Need for a Kidney Transplantation

All patients with chronic kidney failure in the age group of 2 to 75 years can benefit from kidney transplantation. Common causes of kidney failure needing transplant include diabetes, glomerular diseases, interstitial fibrosis, reflux nephropathy, hypertension etc. Outcomes – in cadaver kidney transplant the 5 year graft survival is 70%, and 10 year survival is 60%. In living related transplants the 5 year graft survival is 80% and 10 years is 70%. The first year graft survival is 90% for both types of transplants.

Types of kidney transplants offered
  • Cadaver donor kidney transplant
  • Living-donor kidney transplant
  • Living donor swap kidney transplant
  • Combined liver/pancreas & kidney transplant
Transplant recipient criteria
A patient has to fulfil the following criteria:
  • No history of active cancer
  • No ongoing infection
  • No history of significant or untreated cardiovascular disease such as heart failure, heart attack, stroke, poor blood circulation in the legs
  • No history of not following up with treatments and appointments
  • No history of drug abuse and mental diseases
  • Patients will have to undergo a series of medical tests and specialist screening to ensure suitability for transplant.
  • Not have positive crossmatch test, high panel reactive antibody titre, positive donor specific antibodies (these are routinely screened in all patients)
Living kidney donor criteria
A living kidney donor must be a healthy individual who fulfils the following criteria:
  • At least 21 years of age up to 65 years
  • Have an established relationship with the potential recipient. For example, parent, sibling, spouse or grandparent (first degree relative)
  • Able to remain healthy with one kidney
  • Have no higher risk of developing kidney failure than a person who has 2 functioning kidneys
  • Have no conditions that can be potentially transmitted to the potential recipient. For example, cancer or infection
  • No history of drug abuse
  • No active mental disorder or intellectual impairment that might impair their ability to comprehend the consequences of kidney donation.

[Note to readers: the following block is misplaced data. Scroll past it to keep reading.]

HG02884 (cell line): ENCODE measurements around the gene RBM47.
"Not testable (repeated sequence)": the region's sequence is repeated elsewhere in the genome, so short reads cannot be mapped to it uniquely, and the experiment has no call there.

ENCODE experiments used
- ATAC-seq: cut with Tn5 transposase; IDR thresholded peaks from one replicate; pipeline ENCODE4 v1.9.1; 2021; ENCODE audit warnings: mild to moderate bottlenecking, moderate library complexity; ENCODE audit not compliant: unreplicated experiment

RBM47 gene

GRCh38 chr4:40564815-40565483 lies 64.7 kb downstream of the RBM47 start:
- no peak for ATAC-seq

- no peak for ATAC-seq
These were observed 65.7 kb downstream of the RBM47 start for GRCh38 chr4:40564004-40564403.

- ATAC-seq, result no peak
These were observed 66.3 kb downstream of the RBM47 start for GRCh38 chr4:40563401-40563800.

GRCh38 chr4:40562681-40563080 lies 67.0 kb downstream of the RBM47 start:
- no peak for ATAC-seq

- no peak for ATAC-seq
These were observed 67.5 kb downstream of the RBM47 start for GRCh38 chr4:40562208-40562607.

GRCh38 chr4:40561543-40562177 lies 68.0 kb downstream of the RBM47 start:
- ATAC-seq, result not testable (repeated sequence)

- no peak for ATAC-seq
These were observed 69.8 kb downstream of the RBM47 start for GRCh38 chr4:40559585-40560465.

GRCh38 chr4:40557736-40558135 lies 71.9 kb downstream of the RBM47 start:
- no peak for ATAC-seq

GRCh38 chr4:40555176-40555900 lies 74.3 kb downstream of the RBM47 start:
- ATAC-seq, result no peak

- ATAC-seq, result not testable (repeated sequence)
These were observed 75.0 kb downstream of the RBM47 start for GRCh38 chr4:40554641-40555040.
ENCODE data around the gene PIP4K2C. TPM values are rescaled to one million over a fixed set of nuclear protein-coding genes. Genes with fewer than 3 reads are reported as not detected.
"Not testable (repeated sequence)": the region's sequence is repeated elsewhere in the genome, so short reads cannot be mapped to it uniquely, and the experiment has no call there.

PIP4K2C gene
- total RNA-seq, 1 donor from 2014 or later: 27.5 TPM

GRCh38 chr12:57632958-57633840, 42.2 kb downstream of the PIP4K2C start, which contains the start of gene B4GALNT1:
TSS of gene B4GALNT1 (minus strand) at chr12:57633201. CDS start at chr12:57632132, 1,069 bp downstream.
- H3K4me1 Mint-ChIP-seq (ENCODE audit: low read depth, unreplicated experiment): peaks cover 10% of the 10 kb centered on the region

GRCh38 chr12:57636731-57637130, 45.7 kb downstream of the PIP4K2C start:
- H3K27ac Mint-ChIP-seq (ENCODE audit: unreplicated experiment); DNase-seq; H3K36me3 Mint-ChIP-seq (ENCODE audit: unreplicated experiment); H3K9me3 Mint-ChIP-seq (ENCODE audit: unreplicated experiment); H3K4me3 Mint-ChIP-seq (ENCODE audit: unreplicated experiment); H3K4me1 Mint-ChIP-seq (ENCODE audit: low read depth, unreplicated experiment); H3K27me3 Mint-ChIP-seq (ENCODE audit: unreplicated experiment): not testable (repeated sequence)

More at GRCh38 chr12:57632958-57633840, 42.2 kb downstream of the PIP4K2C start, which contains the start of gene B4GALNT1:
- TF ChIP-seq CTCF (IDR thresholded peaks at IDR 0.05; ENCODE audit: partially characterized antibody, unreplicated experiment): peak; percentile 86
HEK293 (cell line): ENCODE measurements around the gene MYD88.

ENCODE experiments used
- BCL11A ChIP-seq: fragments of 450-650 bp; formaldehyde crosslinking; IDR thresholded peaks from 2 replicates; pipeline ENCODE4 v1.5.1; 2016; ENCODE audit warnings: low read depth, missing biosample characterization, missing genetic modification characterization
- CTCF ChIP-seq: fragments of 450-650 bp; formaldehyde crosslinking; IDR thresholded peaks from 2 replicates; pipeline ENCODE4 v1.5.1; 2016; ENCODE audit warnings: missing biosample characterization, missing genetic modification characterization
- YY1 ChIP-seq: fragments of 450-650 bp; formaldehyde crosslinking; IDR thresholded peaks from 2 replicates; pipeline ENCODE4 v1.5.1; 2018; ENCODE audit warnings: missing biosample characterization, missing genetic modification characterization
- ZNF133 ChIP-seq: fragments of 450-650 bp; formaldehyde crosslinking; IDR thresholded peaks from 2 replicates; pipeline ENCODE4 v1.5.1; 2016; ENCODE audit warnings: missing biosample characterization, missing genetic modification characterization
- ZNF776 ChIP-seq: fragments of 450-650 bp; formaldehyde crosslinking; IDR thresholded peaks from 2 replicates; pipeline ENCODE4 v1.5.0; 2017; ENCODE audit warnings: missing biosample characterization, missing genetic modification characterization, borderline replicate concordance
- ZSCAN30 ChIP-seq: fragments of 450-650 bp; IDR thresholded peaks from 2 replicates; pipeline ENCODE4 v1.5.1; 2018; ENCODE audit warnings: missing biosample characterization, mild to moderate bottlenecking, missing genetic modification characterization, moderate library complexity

• Morbid obesity, COPD and other chronic debilitating health status

Living donation of kidney

Any relative with a compatible blood group and normal function of all major body systems can safely donate one of their kidneys. Dr. M.R. Rajasekar has pioneered kidney removal by laparoscopy in India and has the largest experience in the country. Laparoscopic donor nephrectomy enables donors to get back to normal state within 2 to 3 days and have a much smaller scar. Pain and other morbidities are reduced significantly. The outcome of laparoscopic kidney removal is same as that for robotic surgery. After complete medical and psychological evaluation the papers supporting relationship are submitted to the transplant approval committee. Clearance is usually obtained in few weeks, after which a suitable date is fixed for the transplant.

Cadaver donor transplantation

Patients who do not have related donors are evaluated and kept on a waitlist for a cadaver organ. Patients need to undergo complete evaluation and provide a list of documents required by TRANSTAN to complete the process of listing. Few days visit to the ‘GLOBAL ORGAN TRANSPLANT CENTER’ and few dialysis is mandatory. The waiting time is variable and depends on the rate of donation and the number of patients waiting for that blood group. Outcome of cadaver organ transplant is comparable to that of live donor kidney transplant.

For more information on Kidney diseases and failure click here.